This post was sponsored by Glowforge. Click here to get $100 off a Glowforge Basic, $250 off a Glowforge Plus, or $500 off a Glowforge Pro.

This is the second of two videos on how to make a Raspberry Pi based tabletop retro-video game arcade machine. (Here's the first.)

Once we bought the components and made sure everything worked it was time to design and cut the cabinet.

Any graphics program will work with the Glowforge. You can even use a hand-drawn image because the Glowforge has a built-in camera that scans your drawings and converts them to cutting, scoring, and engraving lines.

Cutting

Once we had a design we liked, we uploaded it to the Glowforge app. It’s as easy as dragging and dropping the image file onto the page, then placing the design on the photo of the material You can move the images around the material in order to fit multiple components onto the same piece of stock.

The first prototype we made had sharp corners, and they poked into our palms when we used the buttons and joystick. So for our second design, we used a living hinge, which is a cool way to bend wood. With these kinds of hinges, you can make beautiful and functional things.

Customization

The Glowforge not only cuts material, it also engraves designs - even photos - in high resolution. We engraved one of our favorite characters  -- Q*Bert, the famous cussing cube-hopper. And my daughter and I took a cue from the original Macintosh team and engraved our names on the inside of the cabinet. Read the rest

Barb Noren makes soldering iron unicorns

Barb Noren, of the highly-recommended YouTube maker channel, Barb Makes Things, has a fun and easy new project video. In it, she turns a Rainbow Dash My Little Pony toy into Rainbow Flux, the soldering unicorn. Read the rest

3D printed replica of the Digi-Comp II marble computer

Michael Gardi (the same guy who made the Think-a-Dot "computer" toy replica, and the Dr. Nim game replica) made a 3D model of the mechanical Digi-Comp II marble computer so anyone can 3D print one of their own.  "I now have the complete collection E.S.R. Inc. products!" says Michael.

From his Instructables page:

Digi-Comp II is a mechanical computer invented by John Thomas Godfrey and manufactured by Education Science Research (E.S.R., Inc.) in the late '60s. As can be seen in the pictures above, the device consists of a frame (about 14 by 28 inches) propped up at an angle. Computations are performed by balls rolling down channels on the top of and inside the platform through gates. Some gates are fixed switches that merely redirect the ball down a particular channel while others are flip-flops that both redirect the ball and change the state of the flip-flop in the process.

Intended as an aid for teaching computer concepts, the Digi-Comp II can count, perform basic arithmetic, and obtain either the "1's" or '2's" complement of a number. The device can be run in auto mode where the balls are released automatically after each step of an operation until the operation is complete, or in manual mode where the user initiates each step.

Along with the STL files and instructions for this project, you will find a PDF of the manual that came with the original Digi-Comp II. I brought this file to a local copy center and had them print me the spiral bound booklet you can see above and I'm really happy with the results.

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BATHDOOM: A Doom level based on a terrible bathroom remodel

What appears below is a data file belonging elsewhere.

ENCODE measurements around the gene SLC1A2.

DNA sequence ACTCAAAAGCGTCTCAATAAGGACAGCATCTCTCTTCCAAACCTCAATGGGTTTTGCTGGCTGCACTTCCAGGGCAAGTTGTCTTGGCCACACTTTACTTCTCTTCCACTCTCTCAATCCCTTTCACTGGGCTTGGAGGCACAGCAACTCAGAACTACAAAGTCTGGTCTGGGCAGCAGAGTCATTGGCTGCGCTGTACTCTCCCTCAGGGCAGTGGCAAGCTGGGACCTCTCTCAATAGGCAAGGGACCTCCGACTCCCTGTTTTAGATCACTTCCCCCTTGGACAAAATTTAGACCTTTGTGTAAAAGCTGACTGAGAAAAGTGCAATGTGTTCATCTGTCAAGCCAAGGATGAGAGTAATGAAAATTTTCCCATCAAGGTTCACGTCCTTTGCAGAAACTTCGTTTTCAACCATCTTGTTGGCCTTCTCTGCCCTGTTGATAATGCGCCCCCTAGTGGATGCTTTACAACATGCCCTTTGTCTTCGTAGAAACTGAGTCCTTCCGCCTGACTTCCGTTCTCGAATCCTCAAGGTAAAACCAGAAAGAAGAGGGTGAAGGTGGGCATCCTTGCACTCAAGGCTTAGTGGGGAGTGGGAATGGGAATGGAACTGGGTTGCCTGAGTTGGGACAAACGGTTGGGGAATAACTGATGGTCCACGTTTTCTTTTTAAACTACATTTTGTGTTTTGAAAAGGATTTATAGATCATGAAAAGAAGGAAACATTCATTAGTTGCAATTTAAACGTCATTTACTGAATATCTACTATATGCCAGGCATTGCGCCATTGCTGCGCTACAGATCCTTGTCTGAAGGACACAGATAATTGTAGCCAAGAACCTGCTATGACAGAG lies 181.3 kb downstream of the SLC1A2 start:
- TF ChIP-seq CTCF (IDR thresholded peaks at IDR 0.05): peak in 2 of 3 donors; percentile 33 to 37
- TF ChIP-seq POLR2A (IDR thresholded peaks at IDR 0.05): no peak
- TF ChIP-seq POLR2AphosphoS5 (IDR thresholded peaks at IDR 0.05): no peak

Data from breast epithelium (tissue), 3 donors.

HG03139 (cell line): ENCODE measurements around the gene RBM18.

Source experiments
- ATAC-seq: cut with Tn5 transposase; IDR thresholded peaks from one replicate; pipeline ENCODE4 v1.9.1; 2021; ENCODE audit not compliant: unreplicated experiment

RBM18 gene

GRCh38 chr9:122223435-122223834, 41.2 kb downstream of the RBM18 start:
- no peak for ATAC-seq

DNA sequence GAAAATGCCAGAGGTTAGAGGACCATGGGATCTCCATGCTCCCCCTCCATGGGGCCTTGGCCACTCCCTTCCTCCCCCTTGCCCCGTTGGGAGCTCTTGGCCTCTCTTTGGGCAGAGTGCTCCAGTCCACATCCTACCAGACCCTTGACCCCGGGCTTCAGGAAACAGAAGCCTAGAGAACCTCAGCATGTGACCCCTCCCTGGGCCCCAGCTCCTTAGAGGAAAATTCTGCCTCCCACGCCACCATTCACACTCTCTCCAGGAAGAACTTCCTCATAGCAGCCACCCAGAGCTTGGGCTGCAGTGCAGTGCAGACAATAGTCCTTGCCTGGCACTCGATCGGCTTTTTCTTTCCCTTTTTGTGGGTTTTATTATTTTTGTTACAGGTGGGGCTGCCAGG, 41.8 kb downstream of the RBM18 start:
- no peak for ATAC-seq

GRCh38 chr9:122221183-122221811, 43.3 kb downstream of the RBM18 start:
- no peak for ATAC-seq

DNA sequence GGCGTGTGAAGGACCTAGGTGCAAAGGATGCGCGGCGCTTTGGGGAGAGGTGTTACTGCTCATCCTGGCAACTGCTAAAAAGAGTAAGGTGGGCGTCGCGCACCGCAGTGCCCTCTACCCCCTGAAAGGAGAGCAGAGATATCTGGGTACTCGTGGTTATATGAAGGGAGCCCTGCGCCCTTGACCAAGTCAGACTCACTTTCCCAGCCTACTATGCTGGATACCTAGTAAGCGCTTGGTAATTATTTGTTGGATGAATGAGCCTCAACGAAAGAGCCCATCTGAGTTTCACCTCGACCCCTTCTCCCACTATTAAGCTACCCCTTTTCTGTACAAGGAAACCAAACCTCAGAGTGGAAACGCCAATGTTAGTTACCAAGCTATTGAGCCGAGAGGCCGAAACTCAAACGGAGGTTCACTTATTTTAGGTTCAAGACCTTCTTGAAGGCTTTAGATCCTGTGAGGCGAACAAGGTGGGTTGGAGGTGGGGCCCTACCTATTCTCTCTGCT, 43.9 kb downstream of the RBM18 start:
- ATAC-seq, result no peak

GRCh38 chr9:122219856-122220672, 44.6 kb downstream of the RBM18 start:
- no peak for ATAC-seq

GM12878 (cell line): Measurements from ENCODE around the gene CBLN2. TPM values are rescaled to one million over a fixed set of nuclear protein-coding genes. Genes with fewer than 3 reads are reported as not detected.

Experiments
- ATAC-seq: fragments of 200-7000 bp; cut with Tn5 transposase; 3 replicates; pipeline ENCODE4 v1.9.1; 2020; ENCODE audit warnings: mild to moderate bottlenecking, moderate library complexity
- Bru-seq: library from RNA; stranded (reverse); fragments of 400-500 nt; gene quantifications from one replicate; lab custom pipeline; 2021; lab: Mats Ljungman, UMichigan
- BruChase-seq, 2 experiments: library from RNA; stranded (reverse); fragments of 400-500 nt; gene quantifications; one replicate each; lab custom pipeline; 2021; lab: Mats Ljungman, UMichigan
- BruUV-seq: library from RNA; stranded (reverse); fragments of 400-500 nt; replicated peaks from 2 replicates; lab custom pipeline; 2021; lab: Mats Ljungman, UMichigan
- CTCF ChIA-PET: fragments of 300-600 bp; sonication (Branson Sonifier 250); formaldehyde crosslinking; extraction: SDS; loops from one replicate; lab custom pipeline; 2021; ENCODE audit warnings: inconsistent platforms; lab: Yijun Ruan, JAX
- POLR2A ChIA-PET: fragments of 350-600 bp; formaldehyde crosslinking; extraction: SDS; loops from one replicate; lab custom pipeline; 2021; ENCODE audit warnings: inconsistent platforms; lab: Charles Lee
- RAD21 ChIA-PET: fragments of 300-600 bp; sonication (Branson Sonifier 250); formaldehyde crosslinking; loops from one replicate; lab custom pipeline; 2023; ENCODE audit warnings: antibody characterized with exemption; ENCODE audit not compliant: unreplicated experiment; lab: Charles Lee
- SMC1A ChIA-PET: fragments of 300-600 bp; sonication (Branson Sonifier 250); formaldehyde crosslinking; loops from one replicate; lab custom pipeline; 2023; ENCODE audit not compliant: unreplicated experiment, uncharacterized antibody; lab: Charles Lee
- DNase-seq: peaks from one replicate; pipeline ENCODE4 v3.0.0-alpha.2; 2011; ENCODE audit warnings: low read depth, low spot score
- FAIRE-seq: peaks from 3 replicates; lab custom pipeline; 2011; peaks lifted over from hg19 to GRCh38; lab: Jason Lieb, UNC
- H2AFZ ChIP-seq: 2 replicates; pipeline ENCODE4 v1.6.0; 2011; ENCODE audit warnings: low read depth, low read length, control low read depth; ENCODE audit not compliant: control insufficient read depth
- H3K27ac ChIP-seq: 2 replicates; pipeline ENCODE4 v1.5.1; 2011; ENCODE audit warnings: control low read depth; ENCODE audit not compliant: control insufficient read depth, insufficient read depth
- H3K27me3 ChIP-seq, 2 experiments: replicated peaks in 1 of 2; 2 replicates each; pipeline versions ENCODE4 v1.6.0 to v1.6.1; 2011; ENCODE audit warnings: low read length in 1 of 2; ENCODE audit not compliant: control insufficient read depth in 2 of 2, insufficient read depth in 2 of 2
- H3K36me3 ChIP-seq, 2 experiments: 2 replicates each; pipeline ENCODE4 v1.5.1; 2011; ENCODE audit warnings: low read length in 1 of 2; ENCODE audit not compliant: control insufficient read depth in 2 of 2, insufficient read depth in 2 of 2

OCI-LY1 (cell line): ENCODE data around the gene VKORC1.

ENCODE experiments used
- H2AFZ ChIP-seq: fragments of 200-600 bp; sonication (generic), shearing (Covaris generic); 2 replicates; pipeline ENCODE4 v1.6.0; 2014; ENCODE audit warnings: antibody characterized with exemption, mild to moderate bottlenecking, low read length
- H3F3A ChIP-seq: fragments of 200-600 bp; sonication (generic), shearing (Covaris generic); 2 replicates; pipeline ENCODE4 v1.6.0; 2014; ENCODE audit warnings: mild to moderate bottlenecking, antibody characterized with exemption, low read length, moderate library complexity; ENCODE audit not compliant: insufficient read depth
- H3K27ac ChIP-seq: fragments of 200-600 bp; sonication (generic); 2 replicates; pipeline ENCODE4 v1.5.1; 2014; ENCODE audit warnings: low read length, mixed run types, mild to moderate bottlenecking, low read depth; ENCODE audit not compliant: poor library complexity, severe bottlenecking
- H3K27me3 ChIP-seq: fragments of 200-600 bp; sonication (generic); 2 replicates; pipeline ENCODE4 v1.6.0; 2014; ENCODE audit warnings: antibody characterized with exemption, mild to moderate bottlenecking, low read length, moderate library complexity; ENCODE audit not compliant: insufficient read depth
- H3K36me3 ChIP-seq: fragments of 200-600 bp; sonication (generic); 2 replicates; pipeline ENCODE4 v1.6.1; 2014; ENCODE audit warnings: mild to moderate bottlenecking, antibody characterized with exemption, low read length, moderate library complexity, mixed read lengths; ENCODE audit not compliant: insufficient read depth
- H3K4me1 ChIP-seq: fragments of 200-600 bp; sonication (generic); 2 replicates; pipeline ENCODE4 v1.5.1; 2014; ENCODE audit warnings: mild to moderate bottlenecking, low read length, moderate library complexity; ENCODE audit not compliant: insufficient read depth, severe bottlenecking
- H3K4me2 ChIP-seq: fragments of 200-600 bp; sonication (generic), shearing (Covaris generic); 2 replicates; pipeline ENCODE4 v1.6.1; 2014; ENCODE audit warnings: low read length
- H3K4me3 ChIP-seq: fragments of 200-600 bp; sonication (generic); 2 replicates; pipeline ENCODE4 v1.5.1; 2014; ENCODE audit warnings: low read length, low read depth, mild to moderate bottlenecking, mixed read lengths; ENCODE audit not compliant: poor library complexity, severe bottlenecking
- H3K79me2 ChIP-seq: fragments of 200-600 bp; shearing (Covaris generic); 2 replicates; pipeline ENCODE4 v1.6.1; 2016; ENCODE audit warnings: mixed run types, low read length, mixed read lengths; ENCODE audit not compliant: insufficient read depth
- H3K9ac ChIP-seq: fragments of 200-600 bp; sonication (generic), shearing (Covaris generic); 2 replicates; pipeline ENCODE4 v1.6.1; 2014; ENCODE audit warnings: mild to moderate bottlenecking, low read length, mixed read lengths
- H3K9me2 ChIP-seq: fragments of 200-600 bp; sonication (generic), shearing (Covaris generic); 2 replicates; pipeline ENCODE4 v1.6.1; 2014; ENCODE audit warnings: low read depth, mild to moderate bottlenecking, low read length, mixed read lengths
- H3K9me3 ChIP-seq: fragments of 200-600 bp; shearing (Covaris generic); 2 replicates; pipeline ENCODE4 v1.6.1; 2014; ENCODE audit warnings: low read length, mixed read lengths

For years, Something Awful forum members have reveled in user bEatmstrJ's blow-by-blow account of a terrible bathroom remodel, in which he sought to transform his bathroom "with a woman in mind" with an eye to a future home-sale ("woman play an unfair role in the home-buying process"); bEatmstrJ's saga combines terrible ideas about how a bathroom should look with total home-renovation incompetence, making it the perfect foil for Something Awful's pioneering brand of jeering insults and mayhem. Read the rest

This retro-game player looks like a hamburger

Love Hultén made a Raspberry-Pi based retro-game handheld console in the form factor of a cheeseburger. Below, his making-of video, where we see how he makes good use of a laser cutter. Brilliant!

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The Exploding Kittens Random Item "vending machine" was the most popular attraction at Comic-Con

Elan Lee (previously) is part of the team that brought us the amazing card game Exploding Kittens (previously); writing in MAKE: Magazine, Lee explains how they built an awesome Exploding Kittens vending machine for Comic-Con, to go beyond the boring, traditional ideas of what a con booth was. Read the rest

Make: high-end eyeball props, from humans to monsters to gore

Fourth Seal Studios has everything you could possibly want from high-end prop eyeballs, including $40 "camera-ready" eyes ("Gray cores darken the the 'white' of the eye and can add a more realistic sense to the overall piece the eyes are being featured in"); $22-40 sculptural eyeballs in a variety of scales; "Undead and Creature" eyes (including Red Lich, Hemorrhage, Goat Eyes, etc); kits for making your own eyes and irises; painting and display stands, and custom eyeballs to order. Check back frequently for discounts on seconds and imperfections. (via JWZ) Read the rest

An "e-ink typewriter" that can only do one thing

Lucian's SPUDwriter (Single Purpose User Device) was designed to help him focus on creative writing after a long day of staring at a screen in his engineering job: it uses an e-ink screen and a keyboard, and only outputs via SD card or thermal printer.

As a person who does all of their engineering work on or adjacent to a computer, the idea of coming home and spending even MORE time on the computer for creative writing isn’t super appealing. So I made an e-paper typewriter – no browser, no games, just you and your word count. It has a character LCD at the bottom for the current line you’re typing, to make up for how slow E-paper updates, and when you’re finished you can save your file to an SD card or print it all out with the internal thermal receipt printer for redline editing. I call it the SPUDwrite (Single Purpose User Device), hopefully the first of a couple of SPUDs. It’s built on MBED and the STM32F401 Cortex M4.

The SPUDwrite (Single Purpose User Device) for creating writing made with E-paper, MBED, and STM32F401 Cortex M4 [Adafruit]

(Thanks, PT!)